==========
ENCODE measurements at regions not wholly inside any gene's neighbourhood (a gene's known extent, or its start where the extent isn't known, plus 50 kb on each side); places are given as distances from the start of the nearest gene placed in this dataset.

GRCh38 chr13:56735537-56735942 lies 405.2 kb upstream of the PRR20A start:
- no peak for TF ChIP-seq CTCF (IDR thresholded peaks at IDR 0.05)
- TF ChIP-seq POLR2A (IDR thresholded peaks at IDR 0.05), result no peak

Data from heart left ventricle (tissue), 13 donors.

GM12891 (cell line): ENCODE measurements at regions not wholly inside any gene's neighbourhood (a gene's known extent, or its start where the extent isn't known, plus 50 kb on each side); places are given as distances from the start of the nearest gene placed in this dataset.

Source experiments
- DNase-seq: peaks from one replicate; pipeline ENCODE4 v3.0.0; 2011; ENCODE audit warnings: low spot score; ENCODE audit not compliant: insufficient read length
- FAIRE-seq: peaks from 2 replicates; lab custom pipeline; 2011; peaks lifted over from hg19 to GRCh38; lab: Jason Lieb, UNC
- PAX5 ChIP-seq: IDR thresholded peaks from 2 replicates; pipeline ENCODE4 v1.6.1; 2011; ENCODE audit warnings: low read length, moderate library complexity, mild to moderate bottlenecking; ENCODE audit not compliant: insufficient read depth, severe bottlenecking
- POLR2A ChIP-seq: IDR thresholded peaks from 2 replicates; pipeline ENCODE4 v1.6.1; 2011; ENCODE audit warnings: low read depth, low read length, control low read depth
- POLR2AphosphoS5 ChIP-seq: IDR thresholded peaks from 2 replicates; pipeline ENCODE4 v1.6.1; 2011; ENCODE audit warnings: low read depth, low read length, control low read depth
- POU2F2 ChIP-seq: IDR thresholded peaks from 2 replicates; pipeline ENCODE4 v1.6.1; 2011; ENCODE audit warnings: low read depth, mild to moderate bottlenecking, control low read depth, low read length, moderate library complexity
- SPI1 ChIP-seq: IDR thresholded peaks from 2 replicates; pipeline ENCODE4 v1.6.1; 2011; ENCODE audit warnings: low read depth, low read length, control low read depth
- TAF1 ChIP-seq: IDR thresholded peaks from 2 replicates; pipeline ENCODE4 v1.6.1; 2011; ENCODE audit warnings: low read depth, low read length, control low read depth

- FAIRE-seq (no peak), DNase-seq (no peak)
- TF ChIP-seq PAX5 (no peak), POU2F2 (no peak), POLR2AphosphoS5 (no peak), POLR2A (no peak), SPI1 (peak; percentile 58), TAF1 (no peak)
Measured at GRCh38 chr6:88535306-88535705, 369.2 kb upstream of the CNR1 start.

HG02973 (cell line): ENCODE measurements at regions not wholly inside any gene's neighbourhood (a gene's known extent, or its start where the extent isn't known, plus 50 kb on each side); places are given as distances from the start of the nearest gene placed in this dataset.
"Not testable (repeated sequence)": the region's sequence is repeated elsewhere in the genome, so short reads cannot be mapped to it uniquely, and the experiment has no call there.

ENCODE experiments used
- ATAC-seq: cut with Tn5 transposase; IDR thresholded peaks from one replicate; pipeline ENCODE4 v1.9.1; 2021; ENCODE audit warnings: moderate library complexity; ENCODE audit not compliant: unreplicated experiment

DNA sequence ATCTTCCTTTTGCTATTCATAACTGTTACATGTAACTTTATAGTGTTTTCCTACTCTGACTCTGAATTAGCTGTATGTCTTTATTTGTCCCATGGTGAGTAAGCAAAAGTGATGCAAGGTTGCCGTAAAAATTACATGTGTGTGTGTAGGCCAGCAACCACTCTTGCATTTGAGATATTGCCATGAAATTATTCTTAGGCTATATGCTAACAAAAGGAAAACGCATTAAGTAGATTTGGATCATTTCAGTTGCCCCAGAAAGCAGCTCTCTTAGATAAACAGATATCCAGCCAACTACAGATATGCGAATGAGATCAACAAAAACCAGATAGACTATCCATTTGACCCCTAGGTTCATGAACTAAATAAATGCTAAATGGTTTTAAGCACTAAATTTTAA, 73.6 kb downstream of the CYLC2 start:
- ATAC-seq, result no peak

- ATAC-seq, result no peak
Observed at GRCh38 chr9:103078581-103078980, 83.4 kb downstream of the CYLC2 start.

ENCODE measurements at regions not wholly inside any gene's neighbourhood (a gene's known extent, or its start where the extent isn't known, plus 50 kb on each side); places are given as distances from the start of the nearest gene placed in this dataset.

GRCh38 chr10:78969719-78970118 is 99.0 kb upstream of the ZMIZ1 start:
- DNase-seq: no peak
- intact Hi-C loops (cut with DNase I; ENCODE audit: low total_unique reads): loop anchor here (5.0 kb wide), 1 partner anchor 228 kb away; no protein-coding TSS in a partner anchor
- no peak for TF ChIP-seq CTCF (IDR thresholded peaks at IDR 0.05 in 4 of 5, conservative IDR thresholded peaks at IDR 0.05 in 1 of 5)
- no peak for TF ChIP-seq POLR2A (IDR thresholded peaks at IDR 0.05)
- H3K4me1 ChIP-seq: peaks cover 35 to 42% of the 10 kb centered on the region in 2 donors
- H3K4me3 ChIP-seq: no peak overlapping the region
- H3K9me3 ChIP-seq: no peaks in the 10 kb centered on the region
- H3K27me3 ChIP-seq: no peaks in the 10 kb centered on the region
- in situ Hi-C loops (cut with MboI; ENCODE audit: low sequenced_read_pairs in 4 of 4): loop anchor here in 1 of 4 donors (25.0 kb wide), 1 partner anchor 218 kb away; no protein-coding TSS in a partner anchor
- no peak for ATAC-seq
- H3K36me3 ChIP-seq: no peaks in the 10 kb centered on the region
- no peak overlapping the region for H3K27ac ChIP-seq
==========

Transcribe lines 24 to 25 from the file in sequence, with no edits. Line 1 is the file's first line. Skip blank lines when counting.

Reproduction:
- ATAC-seq, result no peak

- ATAC-seq, result no peak